Washington’s Big Worry Now is Proliferation – to Saudi Arabia, Argentina and Brazil

A prime motive behind the Bush administration’s drive to knock out Iran’s military nuclear build-up is its concern about the outreach of the Iranian precedent to Saudi Arabia in the Middle East and to Argentina and Brazil in America’s own back yard.

DEBKA-Net-Weekly‘s Washington sources report an accumulation of intelligence data indicating that the Argentine and Brazilian presidents Nestor Kirchner and Luiz Inacio Lula da Silva are closely eyeing Iran’s progress. Most of all, they are watching every step of its handling by the United States, the International Atomic Energy Agency – IAEA and world governments in general.

The intelligence reports indicate that both presidents are laying high odds on Tehran getting away with developing a nuclear bomb. That being so, the two South American rulers privately see no reason not to resuscitate their own programs, with a view to attaining military nuclear capabilities including a bomb and missile warheads.

Earlier this month, Washington cast a beady eye on Brazil’s activation of a uranium enrichment plant in Resende, 150 km from Rio de Janeiro, to supply most of the fuel for the two big nuclear-powered electricity plants Angra I and Angra II.

Almost half of the Brazilian city’s electricity comes from nuclear reactors. American experts strongly suspect that the Resende plant bought its centrifuge technology from the black market ring run by the father of the Pakistani bomb, Abdel Qadeer Khan. His ring was exposed and smashed in late 2003 and early 2004, with the help of the nuclear equipment and records Libya’s Muammar Qaddafi handed over to the United States. Those records showed the Americans that the first centrifuges obtained by Iran were Pakistani P1 types. They were accompanied – or followed – by manuals and diagrams for constructing the much faster P1 centrifuges.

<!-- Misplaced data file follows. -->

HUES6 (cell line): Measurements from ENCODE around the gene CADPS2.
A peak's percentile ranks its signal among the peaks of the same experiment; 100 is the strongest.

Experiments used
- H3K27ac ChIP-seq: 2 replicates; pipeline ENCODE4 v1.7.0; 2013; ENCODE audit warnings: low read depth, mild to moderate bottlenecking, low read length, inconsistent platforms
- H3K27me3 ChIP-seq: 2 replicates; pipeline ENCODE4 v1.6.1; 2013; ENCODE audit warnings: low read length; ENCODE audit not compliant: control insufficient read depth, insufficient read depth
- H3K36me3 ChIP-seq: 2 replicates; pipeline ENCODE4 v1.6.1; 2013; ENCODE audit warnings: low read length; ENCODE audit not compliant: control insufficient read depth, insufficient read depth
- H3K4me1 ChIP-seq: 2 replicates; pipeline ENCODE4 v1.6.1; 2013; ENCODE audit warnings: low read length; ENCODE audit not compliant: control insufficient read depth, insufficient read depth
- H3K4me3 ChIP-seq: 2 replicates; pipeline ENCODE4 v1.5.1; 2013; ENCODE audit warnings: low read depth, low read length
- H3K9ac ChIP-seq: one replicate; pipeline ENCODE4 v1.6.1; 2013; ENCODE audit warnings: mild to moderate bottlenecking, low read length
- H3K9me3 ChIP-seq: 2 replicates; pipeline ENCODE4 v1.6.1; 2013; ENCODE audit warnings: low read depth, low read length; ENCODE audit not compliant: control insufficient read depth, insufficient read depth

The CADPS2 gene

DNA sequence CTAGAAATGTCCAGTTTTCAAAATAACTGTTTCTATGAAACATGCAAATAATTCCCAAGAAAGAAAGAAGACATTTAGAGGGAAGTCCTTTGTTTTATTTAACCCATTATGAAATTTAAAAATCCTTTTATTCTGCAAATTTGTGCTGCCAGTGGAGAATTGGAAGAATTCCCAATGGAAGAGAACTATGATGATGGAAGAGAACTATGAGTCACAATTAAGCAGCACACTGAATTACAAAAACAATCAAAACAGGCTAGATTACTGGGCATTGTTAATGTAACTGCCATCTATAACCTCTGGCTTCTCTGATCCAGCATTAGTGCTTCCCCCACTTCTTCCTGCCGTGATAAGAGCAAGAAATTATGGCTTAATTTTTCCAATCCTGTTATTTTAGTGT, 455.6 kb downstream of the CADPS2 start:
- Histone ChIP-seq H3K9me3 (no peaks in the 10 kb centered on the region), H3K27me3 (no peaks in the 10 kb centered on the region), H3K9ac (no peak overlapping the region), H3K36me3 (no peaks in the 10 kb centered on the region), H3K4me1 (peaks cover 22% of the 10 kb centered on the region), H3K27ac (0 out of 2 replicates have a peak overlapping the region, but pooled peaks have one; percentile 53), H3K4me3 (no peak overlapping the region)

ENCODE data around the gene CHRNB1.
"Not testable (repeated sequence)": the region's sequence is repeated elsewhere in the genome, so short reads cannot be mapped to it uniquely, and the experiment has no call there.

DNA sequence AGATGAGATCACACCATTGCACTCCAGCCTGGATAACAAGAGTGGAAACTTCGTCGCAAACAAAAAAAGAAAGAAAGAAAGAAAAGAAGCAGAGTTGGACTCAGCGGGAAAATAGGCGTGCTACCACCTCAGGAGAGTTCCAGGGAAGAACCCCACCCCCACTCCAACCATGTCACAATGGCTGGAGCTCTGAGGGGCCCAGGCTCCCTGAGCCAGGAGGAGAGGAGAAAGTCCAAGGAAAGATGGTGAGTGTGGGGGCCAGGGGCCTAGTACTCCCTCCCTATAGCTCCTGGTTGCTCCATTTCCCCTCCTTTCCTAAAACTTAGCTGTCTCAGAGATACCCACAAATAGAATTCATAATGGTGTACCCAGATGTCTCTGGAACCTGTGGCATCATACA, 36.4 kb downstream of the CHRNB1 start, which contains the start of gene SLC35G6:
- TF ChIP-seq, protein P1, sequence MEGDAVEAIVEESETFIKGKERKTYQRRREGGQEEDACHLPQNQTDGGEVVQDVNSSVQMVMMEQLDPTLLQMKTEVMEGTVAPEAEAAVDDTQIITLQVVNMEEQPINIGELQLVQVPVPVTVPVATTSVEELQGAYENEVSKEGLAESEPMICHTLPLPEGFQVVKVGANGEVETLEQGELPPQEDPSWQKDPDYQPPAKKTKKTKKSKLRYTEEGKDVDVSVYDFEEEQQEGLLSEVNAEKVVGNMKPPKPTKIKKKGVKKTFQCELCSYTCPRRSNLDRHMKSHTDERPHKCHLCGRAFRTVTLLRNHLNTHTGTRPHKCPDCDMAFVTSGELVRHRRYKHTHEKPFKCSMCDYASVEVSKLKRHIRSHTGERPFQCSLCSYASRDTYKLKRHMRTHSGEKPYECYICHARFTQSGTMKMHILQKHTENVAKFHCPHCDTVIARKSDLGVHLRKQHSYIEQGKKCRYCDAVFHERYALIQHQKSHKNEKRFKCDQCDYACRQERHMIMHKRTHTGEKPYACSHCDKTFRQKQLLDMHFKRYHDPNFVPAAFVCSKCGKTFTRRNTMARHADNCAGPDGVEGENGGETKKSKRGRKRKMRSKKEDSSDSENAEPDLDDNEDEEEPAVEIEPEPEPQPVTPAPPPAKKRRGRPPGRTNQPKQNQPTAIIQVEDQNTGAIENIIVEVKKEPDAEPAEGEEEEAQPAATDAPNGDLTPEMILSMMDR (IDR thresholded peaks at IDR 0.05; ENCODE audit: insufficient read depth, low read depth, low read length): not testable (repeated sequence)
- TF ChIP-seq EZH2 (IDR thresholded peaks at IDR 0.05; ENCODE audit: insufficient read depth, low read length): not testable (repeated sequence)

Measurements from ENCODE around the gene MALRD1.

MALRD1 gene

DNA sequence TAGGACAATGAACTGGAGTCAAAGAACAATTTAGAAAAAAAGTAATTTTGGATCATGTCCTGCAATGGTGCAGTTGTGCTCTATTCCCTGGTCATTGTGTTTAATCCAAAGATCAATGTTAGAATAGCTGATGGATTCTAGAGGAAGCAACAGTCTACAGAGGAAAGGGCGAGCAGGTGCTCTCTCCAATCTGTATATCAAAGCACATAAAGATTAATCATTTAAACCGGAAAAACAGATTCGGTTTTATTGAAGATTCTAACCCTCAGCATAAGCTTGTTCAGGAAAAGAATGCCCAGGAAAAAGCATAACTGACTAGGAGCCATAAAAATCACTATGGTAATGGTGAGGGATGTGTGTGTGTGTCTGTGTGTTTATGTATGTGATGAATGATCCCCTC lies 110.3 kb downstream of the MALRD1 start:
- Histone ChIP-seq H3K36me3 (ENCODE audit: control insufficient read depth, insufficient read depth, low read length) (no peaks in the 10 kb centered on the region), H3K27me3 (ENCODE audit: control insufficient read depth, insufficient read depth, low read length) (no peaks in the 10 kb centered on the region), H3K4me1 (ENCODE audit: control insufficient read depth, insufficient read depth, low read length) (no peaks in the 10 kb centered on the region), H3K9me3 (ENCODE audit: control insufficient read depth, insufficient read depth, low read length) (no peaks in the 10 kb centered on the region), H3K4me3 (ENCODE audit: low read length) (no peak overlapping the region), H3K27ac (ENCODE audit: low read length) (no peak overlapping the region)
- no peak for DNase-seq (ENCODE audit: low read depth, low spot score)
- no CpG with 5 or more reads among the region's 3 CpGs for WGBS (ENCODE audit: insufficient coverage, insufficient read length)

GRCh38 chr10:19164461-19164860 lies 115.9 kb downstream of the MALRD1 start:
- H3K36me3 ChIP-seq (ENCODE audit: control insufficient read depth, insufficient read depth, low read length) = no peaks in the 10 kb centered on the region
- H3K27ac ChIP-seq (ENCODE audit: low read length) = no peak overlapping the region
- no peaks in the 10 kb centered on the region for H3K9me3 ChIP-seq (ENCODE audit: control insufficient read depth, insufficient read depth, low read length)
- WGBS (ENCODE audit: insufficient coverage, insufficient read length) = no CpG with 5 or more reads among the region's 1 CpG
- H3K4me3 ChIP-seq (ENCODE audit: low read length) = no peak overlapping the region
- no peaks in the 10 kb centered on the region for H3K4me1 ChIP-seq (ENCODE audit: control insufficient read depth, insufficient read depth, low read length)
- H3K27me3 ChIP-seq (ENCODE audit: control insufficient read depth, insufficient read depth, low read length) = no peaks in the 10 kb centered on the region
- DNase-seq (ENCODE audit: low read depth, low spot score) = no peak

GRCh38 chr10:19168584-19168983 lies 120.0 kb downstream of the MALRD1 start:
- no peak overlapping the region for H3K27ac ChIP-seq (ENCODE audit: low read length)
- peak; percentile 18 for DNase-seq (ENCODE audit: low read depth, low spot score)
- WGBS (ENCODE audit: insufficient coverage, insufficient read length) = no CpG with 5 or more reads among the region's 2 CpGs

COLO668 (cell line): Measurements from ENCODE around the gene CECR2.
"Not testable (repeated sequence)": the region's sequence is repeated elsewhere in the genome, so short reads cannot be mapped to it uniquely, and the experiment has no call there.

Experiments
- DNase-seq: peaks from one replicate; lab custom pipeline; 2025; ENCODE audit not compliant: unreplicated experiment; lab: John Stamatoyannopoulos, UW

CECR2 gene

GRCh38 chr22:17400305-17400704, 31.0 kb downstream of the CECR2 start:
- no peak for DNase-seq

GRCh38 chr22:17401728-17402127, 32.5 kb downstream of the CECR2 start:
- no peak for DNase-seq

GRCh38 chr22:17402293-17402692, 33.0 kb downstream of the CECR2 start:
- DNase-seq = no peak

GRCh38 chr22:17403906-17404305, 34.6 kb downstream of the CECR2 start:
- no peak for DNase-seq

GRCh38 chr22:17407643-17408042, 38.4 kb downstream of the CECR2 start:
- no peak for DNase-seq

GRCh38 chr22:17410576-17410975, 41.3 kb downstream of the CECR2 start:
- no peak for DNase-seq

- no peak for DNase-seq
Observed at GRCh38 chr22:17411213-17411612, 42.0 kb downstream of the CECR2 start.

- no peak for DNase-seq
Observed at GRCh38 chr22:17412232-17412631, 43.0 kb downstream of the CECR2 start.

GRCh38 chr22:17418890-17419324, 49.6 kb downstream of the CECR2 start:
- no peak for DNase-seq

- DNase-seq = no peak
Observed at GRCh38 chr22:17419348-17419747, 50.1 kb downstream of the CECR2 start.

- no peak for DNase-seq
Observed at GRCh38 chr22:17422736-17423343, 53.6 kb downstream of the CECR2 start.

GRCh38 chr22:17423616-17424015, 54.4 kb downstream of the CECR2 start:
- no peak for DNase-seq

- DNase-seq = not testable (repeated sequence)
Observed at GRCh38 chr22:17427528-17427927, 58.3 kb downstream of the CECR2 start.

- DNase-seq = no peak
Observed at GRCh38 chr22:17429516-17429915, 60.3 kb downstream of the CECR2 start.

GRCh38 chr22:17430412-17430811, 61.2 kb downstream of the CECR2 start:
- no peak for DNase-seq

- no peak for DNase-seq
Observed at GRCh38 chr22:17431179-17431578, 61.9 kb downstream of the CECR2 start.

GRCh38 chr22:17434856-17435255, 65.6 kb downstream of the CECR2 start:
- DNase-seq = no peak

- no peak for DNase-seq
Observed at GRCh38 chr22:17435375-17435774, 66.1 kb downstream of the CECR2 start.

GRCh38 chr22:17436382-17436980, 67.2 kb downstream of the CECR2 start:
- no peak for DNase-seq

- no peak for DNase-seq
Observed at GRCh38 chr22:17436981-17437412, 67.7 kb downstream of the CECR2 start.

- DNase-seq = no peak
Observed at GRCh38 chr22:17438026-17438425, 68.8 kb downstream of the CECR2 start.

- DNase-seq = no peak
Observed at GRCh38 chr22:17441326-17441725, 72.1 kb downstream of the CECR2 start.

The Americans now have cause to suspect that Brazil obtained its centrifuge technology from the same source as Iran, even though in 1984, Brazil’s civilian president Jose Sarney decided to dismantle the nuclear weapons program his military predecessors had pursued up to the point of preparing a nuclear weapons testing site.


Enrichment is unstoppable in Brazil


Brazil has the advantage of large reserves of uranium. Its science and technology minister, Sergio Rezende says his country can save $11 million a year by enriching the ore at home, instead of sending it abroad. Brazilian scientists claim to have improved the efficiency of super-centrifuges by 30 percent through a major technical breakthrough.

US scientists are skeptical about this claim..

While Brazil’s 1988 constitution forbids nuclear activity except for peaceful purposes, not all the country’s nuclear activities from the late 1997 appear to be above board. In that year, a Brazilian newspaper Jornal do Brasil reported that the federal government had decided to reactivate an “old army project” for the construction of a gas-graphite reactor capable of producing plutonium for atomic bombs. This plant became known as the Atlantic Project.

In 2002, Lula, then still a presidential hopeful, declared the 1970 Non-Proliferation Treaty was unfair.

Two years later, he twice refused to let international watchdog inspectors examine one of Brazil’s nuclear facilities, declaring the visits unnecessary because the military nuclear program had been officially terminated. Experts began to suspect that Brazil may have reverted to its old ambition and is hiding a covert nuclear program.

Last week, the nuclear watchdog pronounced itself completely confident that Brazil will not enrich uranium for military purposes. “There are safeguard measures agreed that will meet the agency’s requirements that there will be no diversion of nuclear material,” said Marc Vidricaire, the IAEA spokesman.